I'm very proud of my service to my country and the sacrifices of my former shipmates. I have two honorable discharges (one from the Navy and one from the Air Force).'s much too long a story for this blog.

This group is a nice platform to remember those who served on the high seas and coastal shorelines. It was nice listening to the conversations this morning!

My member number is 720.

Monday, November 17, 2008

Run for the Bacon

I got a kick out of the Flying Pigs "Run for the Bacon" contest last night. It was my first event, with this club, and I actually worked a few stations (QRP) at 5 watts. I don't do real well with these type of events because of my indoor antenna and "standard filtering" on my Icom 703 QRP rig. I can get the distance....(last night it was about 1,000 miles into Texas) but unless the other station is "off frequency" just a bit, It's VERY difficult to distinguish "piglets" from one another.

My first contact was W5RCP in Putnam, Texas and he was VERY weak (his RST 229). I worked him at 0218z (18 minutes after the start of the Bacon Run). He actually returned my call, when I sent out CQFP from 7044 Mhz on the 40 meter band. Before I changed freq's to the 80 meter band, I also heard W5TA in Round Rock, Texas but couldn't get him to hear me.

Last night, the 40 meter band was VERY long again! (since I didn't hear anything between here in West Virginia and Texas). I've found this to be the case the last several days now with the solar flux at 68.

On the good side....when I listened to 3562 MHZ on the 80 meter band, PIGS were everywhere!

I managed to work WA0TCO in Edina, MN at about 0309z and was also hearing (among other squealing pigs) two stations in Connecticut (KG1W and K1EV) and another (N4FI) in Norfolk, Va.

One of GREAT things about these type of (QRP) clubs (and something I'm sure the casual reader on this blog doesn't recognize) is these stations, are ALL using 5 watts, or less, of power to communicate with each other.

It's often been said "give me an acre of Aluminium and a Kilowatt, and I'll work the world". How true.....but QRP x QRP is SO satisfying.... It's not the money and equipment that creates the fun, it's the fun of communication with simple rigs and simple antenna's.

Some people actually call it "skill".....I think so too!

The Flying Pigs Web Site can be viewed here:

I'm member number 1896.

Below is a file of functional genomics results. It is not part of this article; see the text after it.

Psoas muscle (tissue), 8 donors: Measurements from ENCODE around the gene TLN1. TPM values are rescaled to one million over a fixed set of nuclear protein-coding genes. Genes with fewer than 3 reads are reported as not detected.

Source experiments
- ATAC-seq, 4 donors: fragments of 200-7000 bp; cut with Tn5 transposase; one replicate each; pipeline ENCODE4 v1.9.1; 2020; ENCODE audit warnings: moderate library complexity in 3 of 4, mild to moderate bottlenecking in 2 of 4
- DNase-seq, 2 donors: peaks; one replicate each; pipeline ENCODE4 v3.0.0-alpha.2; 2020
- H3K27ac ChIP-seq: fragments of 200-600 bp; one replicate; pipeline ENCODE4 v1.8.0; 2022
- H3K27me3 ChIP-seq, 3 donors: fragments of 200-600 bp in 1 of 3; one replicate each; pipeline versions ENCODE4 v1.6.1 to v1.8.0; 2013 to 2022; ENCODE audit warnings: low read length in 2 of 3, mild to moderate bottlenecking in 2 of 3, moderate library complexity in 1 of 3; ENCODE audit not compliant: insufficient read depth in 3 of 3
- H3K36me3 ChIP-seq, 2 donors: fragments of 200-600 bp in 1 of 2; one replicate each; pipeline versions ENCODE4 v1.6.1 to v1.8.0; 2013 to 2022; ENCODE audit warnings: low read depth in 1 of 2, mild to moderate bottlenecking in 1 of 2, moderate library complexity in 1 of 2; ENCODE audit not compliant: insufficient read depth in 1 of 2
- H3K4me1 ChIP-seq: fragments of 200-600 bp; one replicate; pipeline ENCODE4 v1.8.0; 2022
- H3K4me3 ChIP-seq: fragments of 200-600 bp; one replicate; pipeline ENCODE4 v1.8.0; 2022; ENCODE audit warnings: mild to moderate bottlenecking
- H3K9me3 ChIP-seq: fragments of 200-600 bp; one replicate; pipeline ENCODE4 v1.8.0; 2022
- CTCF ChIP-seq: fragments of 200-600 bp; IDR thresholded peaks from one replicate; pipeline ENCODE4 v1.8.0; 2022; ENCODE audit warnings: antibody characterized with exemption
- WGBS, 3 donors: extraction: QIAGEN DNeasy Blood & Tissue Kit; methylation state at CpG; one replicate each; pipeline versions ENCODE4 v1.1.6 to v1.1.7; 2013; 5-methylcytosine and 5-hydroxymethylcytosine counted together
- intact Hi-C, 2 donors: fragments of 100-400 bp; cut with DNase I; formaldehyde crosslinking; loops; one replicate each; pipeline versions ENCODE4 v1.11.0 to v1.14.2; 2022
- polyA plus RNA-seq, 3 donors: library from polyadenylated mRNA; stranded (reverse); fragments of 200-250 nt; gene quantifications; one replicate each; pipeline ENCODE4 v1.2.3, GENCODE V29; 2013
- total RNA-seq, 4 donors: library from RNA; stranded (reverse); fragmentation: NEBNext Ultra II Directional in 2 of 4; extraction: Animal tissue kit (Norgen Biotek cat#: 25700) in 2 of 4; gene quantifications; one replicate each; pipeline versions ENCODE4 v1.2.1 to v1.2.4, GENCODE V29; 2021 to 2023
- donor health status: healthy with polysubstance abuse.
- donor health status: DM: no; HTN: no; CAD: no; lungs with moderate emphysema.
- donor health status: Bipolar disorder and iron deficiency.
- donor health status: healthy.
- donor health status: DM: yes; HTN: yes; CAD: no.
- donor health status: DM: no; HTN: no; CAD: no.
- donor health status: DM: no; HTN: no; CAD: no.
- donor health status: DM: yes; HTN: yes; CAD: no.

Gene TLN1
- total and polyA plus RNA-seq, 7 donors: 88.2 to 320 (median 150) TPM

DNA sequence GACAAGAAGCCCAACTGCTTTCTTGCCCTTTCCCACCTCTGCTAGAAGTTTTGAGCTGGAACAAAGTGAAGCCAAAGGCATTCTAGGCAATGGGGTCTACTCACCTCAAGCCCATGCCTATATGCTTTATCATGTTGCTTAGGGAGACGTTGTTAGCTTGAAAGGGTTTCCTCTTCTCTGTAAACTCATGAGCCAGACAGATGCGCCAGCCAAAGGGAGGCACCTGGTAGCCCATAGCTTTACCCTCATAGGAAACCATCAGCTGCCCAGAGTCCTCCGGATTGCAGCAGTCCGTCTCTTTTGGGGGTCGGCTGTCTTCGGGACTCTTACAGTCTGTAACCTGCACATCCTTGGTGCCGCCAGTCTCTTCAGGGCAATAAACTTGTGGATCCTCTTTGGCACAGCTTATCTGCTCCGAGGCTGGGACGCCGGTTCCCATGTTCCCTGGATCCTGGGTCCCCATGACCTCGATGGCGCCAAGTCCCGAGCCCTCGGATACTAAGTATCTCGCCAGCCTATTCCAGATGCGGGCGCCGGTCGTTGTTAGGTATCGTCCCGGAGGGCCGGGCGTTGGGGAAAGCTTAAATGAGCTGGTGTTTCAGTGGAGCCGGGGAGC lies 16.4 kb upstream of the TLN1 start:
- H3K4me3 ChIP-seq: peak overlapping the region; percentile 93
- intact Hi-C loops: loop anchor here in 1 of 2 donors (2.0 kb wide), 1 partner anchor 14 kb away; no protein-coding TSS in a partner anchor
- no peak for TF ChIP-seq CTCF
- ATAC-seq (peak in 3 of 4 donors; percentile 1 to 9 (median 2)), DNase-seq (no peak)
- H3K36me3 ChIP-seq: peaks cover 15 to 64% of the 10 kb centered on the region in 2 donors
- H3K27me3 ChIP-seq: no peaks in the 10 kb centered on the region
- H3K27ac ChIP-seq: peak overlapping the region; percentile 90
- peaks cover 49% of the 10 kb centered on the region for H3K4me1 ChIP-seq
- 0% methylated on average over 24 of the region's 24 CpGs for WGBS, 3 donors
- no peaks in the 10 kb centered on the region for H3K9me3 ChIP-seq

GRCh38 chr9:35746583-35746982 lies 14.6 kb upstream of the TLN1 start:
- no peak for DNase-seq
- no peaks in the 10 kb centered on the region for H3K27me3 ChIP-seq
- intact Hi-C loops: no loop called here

Flying Pigs QRP Club International

Saturday, November 15, 2008

Hounds Barking

I wasn't able to make the "Fox Hunt"....Dinner with good friends can last awhile. It was near 11 PM when we finished desert and played a game of Scrabble. Friends and family always come first..... Besides, they'll be lots of other opportunities this winter.

I brought the antenna back indoors (received an interesting comment from the neighbor next door---"that's temporary isn't it?") and re-installed my three Isotrons on the indoor mast.

I must's nice to listen to the bands, from the next room, and run back and QSO when I hear an interesting station.

I can't imagine NOT ever having a radio!

Yesterday morning, I worked K4JER (Jerry in Shelbyville TN) . We've worked before and it was good to hear him. I sent him an e-mail abt his station and he returned mine with a "hello and good to hear you again".

The last few days, the band has been extremely LONG on 40 meters, . I looked at the log books, of the two Fox's, this morning and noticed most of the contacts were at 1,000 miles or better!

My Friend Gari (K8KFJ), in the next town , couldn't even hear the Georgia fox and only one station in West Virginia was able to claim the pelt.

But the Wyoming fox (WC7S) was a different character......Gari bagged him 12 minutes into the hunt!

I worked an interesting station (KB6NU) in Ann Arbor Michigan this morning. Dan is only 300 miles from me in a straight line. Great signal (579) but the band is still wildly fluctuating .

QSB soon reduced the signal to near the noise level.

Dan is a VERY active ham in Michigan and FISTS # 9342. (I work a LOT of stations on 7058 Mhz). He is running for the ARRL Great Lakes Division Vice Director again.